At least four teams in a Sheffield women’s football league are boycotting matches after a club fielded a transgender player accused of causing a season-ending injury to an opponent.
Mexborough Athletic refused to play Rossington Ladies on Sunday night in protest at the presence of Francesca Needham, 31, amid outrage throughout the league at the openly trans player’s alleged connection to an incident that has left a rival out of action for several months.
Needham has since agreed to withdraw “for the foreseeable future,” acknowledging the “challenges faced from teams unwilling to play against us while I am on the field”, but now intends to pursue a case for discrimination.
The claim of discrimination is strongly rejected by opposition coaches in the Sheffield and Hallamshire Women and Girls League, who insist they are acting solely in the interests of the players’ safety.
“There are a lot of 16-year-old girls in our league who are getting into football for the first time,” said a source familiar with the situation. “It’s a huge concern, and virtually every team in the league has taken the stance to stick together and not to play against Rossington for safety reasons. Francesca is arguing discrimination, but that’s not the case. It’s purely about safety. I’ve already told my players, ‘We’re not playing them. I’d sooner throw away the points.’”
The Needham case has potentially far-reaching implications, with at least 50 transgender players understood to be registered in women’s leagues across England. The Football Association’s policy is to decide gender eligibility for players over 16 on a case-by-case basis, with biological males wanting to play in women’s football required to show their blood testosterone levels are “within the natal female range” for an “appropriate length of time so as to minimise any potential advantage.” These levels are meant to be checked annually.
Mexborough withdrew in advance of Sunday’s scheduled match with Rossington, unwilling to subject their players – four of whom are under 16 – to Needham’s levels of physical strength. Bentley Ladies also pulled out of their fixture on the same basis. Telegraph Sport understands the strength of feeling in the league is so intense that if Needham had not stepped aside, Rossington would have been unable to find another team to play until February.
‘We’ve been terrified of being accused of being transphobic’
“We had a Zoom call together and you could feel the emotion pouring out,” a source said. “We’ve been terrified of saying anything. We don’t want to be accused of being transphobic. We don’t want the names of our clubs dragged through the mud. It has been like walking on eggshells.
“I’ve heard of women thinking of deregistering as players because of this. There are psychological scars. It’s not fair. We’re volunteer coaches – we don’t need this. We’re responsible for the welfare of our players. And I don’t think it’s being taken seriously enough.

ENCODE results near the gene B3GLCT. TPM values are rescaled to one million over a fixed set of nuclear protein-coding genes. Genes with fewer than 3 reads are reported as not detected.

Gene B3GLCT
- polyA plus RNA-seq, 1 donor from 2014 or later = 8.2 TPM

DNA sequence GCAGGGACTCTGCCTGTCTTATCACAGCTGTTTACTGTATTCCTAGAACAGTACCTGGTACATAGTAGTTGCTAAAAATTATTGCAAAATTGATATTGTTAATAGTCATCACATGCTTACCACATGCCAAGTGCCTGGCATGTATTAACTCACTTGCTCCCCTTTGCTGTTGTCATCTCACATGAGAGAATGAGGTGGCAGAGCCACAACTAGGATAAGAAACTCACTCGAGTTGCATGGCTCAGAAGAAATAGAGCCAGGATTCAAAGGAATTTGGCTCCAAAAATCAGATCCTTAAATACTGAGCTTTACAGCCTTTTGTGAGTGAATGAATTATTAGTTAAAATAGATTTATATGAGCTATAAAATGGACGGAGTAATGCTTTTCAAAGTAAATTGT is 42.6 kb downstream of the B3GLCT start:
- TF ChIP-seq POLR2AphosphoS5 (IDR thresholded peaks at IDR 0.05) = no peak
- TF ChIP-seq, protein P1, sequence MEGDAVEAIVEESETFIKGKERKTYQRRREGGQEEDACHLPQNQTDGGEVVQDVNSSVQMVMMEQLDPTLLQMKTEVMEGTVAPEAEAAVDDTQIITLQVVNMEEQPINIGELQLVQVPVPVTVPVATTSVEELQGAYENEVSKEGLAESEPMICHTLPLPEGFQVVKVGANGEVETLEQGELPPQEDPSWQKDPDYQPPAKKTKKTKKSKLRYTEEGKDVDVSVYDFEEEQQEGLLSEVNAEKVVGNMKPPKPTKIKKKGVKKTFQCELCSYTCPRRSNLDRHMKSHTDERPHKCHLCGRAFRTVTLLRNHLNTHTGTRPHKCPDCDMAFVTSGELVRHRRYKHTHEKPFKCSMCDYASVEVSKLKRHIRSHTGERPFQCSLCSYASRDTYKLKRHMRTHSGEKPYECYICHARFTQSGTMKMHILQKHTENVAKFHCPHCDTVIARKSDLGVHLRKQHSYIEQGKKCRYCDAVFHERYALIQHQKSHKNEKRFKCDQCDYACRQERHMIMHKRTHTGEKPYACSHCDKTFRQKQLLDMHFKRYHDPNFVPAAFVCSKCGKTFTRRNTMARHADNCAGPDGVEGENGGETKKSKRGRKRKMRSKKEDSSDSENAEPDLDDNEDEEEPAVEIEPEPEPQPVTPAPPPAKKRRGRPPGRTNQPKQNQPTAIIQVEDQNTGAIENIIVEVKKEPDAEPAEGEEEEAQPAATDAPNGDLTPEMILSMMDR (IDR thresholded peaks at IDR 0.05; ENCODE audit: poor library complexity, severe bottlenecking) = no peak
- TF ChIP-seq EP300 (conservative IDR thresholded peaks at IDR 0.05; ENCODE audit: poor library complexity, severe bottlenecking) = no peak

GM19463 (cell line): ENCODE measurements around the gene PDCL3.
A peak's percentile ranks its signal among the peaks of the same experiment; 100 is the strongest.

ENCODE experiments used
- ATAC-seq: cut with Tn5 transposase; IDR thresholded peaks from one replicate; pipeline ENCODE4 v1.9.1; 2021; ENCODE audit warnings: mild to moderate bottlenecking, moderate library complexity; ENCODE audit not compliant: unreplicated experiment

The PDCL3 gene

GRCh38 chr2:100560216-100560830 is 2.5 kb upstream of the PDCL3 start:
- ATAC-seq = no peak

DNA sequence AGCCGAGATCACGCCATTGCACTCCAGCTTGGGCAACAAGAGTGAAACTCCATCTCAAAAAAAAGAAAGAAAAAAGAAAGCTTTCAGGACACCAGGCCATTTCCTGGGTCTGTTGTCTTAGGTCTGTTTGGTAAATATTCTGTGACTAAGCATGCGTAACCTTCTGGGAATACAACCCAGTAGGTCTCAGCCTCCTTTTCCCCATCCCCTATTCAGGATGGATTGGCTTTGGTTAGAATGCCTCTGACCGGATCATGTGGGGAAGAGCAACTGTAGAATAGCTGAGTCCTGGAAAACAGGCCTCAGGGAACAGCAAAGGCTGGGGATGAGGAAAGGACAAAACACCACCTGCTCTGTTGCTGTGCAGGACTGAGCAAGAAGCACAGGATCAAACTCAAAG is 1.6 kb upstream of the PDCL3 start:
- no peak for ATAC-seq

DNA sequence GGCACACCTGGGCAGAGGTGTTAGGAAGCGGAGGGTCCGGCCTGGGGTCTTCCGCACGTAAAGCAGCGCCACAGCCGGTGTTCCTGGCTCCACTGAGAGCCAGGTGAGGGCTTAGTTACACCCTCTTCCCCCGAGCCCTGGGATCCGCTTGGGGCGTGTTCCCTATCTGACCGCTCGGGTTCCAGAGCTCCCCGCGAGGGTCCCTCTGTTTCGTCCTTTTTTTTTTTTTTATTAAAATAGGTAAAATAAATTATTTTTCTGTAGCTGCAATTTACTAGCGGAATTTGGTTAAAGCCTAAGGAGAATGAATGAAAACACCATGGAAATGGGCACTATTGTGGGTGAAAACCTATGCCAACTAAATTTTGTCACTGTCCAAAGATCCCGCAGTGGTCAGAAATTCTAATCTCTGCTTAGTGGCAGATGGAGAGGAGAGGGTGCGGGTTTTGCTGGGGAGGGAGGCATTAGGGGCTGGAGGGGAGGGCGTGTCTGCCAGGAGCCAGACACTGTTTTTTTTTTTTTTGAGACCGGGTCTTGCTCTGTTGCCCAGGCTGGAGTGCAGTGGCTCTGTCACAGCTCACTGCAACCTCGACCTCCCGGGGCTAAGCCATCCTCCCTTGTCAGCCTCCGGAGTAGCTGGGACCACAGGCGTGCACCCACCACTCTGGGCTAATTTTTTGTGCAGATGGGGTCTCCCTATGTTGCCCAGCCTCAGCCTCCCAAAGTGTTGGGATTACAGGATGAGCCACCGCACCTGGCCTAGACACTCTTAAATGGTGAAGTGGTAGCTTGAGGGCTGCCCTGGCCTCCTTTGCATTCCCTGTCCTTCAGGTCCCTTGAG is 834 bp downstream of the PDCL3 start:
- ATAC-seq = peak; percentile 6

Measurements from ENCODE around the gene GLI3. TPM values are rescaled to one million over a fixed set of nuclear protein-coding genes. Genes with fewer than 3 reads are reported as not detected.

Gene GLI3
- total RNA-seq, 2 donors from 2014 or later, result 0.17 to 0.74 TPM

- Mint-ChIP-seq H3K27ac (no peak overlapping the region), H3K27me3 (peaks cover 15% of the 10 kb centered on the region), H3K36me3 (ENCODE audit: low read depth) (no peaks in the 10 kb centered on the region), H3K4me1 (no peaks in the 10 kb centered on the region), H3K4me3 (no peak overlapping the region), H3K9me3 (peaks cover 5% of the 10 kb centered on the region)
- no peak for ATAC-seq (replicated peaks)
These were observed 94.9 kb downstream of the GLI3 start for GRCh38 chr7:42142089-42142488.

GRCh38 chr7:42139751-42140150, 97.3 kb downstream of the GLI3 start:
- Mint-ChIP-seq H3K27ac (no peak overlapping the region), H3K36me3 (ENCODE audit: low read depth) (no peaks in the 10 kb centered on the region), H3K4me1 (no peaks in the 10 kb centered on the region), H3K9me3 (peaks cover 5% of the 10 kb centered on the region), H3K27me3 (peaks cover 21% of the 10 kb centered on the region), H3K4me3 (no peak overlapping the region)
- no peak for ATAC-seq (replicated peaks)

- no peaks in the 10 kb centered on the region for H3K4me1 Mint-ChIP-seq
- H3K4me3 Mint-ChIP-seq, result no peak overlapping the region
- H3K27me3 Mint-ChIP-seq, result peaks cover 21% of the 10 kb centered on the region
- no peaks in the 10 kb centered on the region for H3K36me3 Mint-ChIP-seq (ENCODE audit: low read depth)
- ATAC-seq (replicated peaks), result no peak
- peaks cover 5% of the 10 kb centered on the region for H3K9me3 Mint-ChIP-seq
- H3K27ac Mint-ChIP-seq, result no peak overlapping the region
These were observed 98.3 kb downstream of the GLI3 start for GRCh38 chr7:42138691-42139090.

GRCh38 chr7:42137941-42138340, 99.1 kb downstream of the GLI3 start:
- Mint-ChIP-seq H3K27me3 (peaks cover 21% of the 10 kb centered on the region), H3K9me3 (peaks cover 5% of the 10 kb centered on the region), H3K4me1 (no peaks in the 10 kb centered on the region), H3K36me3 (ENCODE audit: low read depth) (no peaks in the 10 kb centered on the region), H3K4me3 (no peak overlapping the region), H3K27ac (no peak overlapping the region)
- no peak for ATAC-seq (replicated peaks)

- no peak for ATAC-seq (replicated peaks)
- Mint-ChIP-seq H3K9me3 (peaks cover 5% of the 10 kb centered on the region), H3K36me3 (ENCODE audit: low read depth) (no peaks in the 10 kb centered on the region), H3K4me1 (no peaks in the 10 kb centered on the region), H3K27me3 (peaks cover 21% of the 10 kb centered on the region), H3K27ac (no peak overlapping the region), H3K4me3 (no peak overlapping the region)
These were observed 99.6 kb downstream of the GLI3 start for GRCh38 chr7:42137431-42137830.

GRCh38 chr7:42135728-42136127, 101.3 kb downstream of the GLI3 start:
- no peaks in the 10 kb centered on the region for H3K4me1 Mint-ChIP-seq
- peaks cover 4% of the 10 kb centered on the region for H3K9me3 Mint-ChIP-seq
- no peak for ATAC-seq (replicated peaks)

“I got to see this situation first-hand. Five minutes into our game, it was obvious Francesca was biologically male. The league is competitive and physical, but a lot of my harder-tackling players were bouncing off this person. They took matters into their own hands and backed out for their own safety. These are strong players in their mid-30s. We were gobsmacked. Even the referee at the time couldn’t believe it.
“I sent emails to my league and to the local FA, expressing deep concerns, but heard nothing back. So, I called the manager of the team Rossington were playing next. I was really worried. I wanted him at least to be aware so they could make their own choice. Unfortunately, one of their players was injured. A shot from Francesca smashed into her knee. She’s out for the rest of the season – it’s an absolute nightmare.
“I feel let down. The injury to that player could have been avoided. Everyone’s in a situation where we’ve had to make this stand.”
There is no suggestion the shot that caused the injury was anything other than accidental.
Needham, who declares as a transwoman, responded with indignation, writing in a statement: “Rossington Main Ladies FC has faced challenges from teams unwilling to play against us while I am on the field. This unfortunate circumstance has prompted me to investigate pursuing a case of discrimination, as I believe it represents a breach of the code of conduct regarding diversity and inclusion, as well as safeguarding of adults in football established by both the Football Association and the Sheffield and Hallamshire Women and Girls League.”
Fiona McAnena, director of sport for Fair Play for Women, emphasised the scale of the debate unleashed by the Needham controversy. “People say, ‘It’s only a few trans players, what difference does it make? Well, here’s one male player in one team, affecting every team in that league – that’s over 150 women. They don’t want to play if it’s so unfair, they’re worried about injury, and some are even talking about giving up football, if this is how it’s going to be.
“There are 50 male players approved by the FA to play women’s football in England – and those are the ones they know about. So this is affecting thousands of women and girls in football. This is happening all over the country. We have raised this with the Equality and Human Rights Commission as a matter of urgency. They need to point out that female-only sport is lawful.
“Many sports governing bodies receive funding from the national sports councils to promote female participation. Surely it is time for the sports councils to insist that sport governing bodies provide fair and safe sport for women and girls – or lose funding.”